Meanwhile, the Marquis and his wife lived in Europe for most of their relationship, and he began experimenting with midget car track racing in Paris during 1953. In October 1953, while attending the Paris Salon, Portago had a chance meeting that would change his life, forming a quick bond with Scuderia Ferrari driver Luigi Chinetti. The famed North American Ferrari importer invited Fon to be his co-driver at the Carrera Panamericana, which was to be held two weeks later, and the Spaniard couldn’t resist the opportunity, holding on for dear life in Chinetti’s 375 MM as a passenger for the entire race. With his eyes opened to the art of racing, exercised at its finest by Chinetti, Portago was bitten by the racing bug and soon bought his own 4.5-liter Ferrari.
Starting to compete in earnest in 1954, Portago passionately threw himself into each and every contest, as he did with everything he pursued in life. Not even yet knowing how to change gears at speed, the Marquis teamed with the well-known Harry Schell in a Ferrari 250 MM at the 1,000 KM of Buenos Aires in January 1954, finishing 2nd overall. After a DNF at Sebring in 1954, Portago sold the Ferrari in favor of a Maserati A6GS and began to learn the subtleties of the various circuits and needs of his cars. He was leading the first leg of the 1954 Carrera Panamericana when his Ferrari 750 Monza broke down.
In November 1955, Portago placed 2nd at the Venezuelan Grand Prix in the Ferrari Monza, finishing behind only Juan Manuel Fangio’s Maserati 300S. Fangio would later say of Fon, “I considered him one of the most courageous of all the racing drivers…a good driver and an excellent comrade.” In December, the Marquis’ efforts saw real dividends, with three victories at the Bahamas Speed Week in his Monza.
Portago was recruited in early 1956, on the basis of his growing success and prestige as a Ferrari customer, to serve as an official member of Scuderia Ferrari, racing Ferrari/Lancia D50 examples in F2 races over the next two years, as well as various sports cars. He continued to campaign an assortment of four-cylinder Ferraris (857 S, 860 Monza, 500 TR, and 625 LM) and started racing one of Maranello’s new 250 GT racing berlinettas, chassis number 0557GT (the feature lot), in October 1956, winning the Tour de France Auto and Coupes du Salon, as well as the Coupes du USA in April 1957. His victory at the 1956 Tour de France was the first of four consecutive victories for the mighty 250 GT Berlinetta model at the French race, a foundation of its legend and TdF namesake.
By spring 1957, Portago was widely considered to be one of the ten best drivers in the world, a phenomenal accomplishment considering that he had never driven a real race car prior to 1954. His outsized personality played well in the media, where he was endlessly quotable, and he was even occasionally provoked into fistfights. In a highly publicized interview with Sports Illustrated magazine, Portago said, “Racing is a vice and as such extremely hard to give up.” Many writers and racing peers were convinced the Marquis had a death wish, as he frequently drove his cars to extremes, very aggressively, and with little regard for long-term consequences.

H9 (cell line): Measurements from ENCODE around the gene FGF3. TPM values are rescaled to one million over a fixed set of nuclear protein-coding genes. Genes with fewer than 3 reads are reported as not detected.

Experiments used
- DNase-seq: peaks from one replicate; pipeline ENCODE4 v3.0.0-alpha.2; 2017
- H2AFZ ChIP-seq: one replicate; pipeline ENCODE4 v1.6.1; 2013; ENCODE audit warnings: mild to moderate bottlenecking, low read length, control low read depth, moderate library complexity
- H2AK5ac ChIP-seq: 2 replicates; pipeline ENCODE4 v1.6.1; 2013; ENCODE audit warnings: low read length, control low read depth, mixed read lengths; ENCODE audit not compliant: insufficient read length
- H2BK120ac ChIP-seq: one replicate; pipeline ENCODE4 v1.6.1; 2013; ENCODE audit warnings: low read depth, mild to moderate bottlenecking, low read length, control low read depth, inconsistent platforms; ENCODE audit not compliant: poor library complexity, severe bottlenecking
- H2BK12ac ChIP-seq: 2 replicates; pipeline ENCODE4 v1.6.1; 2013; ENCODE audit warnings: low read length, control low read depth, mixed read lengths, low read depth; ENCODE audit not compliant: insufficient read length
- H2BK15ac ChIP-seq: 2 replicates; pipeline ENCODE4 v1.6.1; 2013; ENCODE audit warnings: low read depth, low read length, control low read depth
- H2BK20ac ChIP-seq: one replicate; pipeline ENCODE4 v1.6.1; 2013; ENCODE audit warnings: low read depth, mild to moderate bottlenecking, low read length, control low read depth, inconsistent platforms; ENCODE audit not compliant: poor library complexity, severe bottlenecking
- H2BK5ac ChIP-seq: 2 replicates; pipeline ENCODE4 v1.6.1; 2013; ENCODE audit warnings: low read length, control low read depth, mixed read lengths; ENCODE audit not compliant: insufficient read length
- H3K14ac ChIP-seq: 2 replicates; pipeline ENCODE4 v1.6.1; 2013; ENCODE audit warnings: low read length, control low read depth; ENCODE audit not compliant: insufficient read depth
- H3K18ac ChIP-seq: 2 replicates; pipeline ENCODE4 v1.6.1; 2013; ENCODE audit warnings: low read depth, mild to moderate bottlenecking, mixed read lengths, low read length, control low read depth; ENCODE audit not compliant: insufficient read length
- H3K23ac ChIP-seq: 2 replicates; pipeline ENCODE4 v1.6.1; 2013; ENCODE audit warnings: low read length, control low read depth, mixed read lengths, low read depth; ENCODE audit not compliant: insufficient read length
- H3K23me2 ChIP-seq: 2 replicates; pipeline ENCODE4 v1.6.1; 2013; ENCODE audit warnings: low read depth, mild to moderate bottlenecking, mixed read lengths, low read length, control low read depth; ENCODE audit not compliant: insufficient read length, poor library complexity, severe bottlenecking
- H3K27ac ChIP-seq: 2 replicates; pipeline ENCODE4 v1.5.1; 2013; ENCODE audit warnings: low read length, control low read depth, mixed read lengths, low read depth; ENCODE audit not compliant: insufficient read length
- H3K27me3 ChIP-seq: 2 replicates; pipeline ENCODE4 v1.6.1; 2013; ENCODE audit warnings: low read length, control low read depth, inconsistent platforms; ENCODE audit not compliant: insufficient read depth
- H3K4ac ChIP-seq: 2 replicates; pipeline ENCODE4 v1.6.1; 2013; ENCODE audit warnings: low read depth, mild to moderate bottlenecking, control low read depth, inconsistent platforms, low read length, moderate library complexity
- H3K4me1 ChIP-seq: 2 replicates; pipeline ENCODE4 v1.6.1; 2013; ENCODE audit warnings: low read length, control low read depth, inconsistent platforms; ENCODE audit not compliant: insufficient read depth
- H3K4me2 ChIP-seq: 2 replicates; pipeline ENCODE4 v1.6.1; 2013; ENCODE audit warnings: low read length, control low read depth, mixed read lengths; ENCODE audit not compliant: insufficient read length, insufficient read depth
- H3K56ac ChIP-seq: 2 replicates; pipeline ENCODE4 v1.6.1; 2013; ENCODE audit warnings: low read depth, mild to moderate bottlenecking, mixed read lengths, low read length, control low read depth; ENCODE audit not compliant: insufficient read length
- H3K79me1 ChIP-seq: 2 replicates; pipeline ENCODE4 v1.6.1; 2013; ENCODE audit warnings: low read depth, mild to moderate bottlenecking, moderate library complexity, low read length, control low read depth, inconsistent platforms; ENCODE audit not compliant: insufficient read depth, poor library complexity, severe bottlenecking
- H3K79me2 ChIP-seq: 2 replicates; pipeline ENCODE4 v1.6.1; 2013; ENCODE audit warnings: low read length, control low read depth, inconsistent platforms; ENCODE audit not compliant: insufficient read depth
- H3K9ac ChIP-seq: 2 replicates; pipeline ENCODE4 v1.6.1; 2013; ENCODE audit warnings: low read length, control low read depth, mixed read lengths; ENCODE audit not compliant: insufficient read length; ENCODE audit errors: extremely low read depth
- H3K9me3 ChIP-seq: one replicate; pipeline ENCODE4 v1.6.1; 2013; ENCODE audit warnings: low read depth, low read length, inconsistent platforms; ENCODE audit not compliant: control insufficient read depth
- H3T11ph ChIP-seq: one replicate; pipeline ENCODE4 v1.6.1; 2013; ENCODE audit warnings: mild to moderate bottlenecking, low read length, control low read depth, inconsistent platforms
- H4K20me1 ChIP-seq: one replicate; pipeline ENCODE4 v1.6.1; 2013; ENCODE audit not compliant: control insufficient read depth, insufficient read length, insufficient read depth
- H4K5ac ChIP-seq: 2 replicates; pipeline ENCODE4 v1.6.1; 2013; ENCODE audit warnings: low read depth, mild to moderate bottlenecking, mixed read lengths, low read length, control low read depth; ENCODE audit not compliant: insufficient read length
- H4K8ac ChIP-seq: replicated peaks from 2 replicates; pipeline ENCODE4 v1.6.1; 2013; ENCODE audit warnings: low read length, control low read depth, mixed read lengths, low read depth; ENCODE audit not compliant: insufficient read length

All of these factors ominously bore down upon the Marquis at the Mille Miglia in May 1957, where his own temerity finally became his undoing. Portago already detested the notoriously dangerous Italian road race, once saying, “It’s a terrible thing, the Mille Miglia.” But matters were made even worse when the last-minute substitution of an ill Scuderia driver forced Portago to take the wheel of a model he already disliked, Ferrari’s 335 Sport. With long-time compatriot and frequent co-driver Edmund Nelson as his navigator, Portago set off with reckless abandon, unable to stifle his competitive instinct despite his misgivings about the car and the course.
For several legs, Portago managed the 335 S quite admirably, but in typical style, he refused to listen to the admonition of pit crews who noticed one of the rear tires rubbing away from contact with the fender. The Marquis ironically refused to waste time with a tire change. A famous photograph was taken of Fon kissing Linda Christian during a late pit stop out of Florence; she had flown out to meet him. Minutes later, just 30 miles from the finish line, after clearing a curve outside of Mantua, the worn rear tire blew out while the car was doing close to 150 mph. The rear axle failed and sent the 335 into the air, through a concrete mile marker and a telephone pole, before it careened and rolled through two ditches.
Nine spectators were killed in the accident, and both Portago and Nelson were killed almost instantly. The tragedy of the accident extended beyond the death of the young Marquis at just 28 years old, though. It signaled the death of the Mille Miglia itself, as the race’s organizers, finally bowing to growing pressure to banish the deadly event once and for all, canceled the legendary contest. In doing so, they ended a golden era in European sports car road racing.
CHASSIS NUMBER 0557GT
This long-wheelbase 250 GT may be the most important Tour de France example. As winner of the 1956 Tour de France Auto, it is the primary namesake of the TdF moniker.